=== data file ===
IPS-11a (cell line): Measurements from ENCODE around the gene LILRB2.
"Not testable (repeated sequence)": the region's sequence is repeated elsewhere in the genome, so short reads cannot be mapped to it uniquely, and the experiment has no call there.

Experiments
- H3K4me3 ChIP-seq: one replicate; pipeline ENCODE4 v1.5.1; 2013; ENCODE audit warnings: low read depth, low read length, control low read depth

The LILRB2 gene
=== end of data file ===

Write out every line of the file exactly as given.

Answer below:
IPS-11a (cell line): Measurements from ENCODE around the gene LILRB2.
"Not testable (repeated sequence)": the region's sequence is repeated elsewhere in the genome, so short reads cannot be mapped to it uniquely, and the experiment has no call there.

Experiments
- H3K4me3 ChIP-seq: one replicate; pipeline ENCODE4 v1.5.1; 2013; ENCODE audit warnings: low read depth, low read length, control low read depth

The LILRB2 gene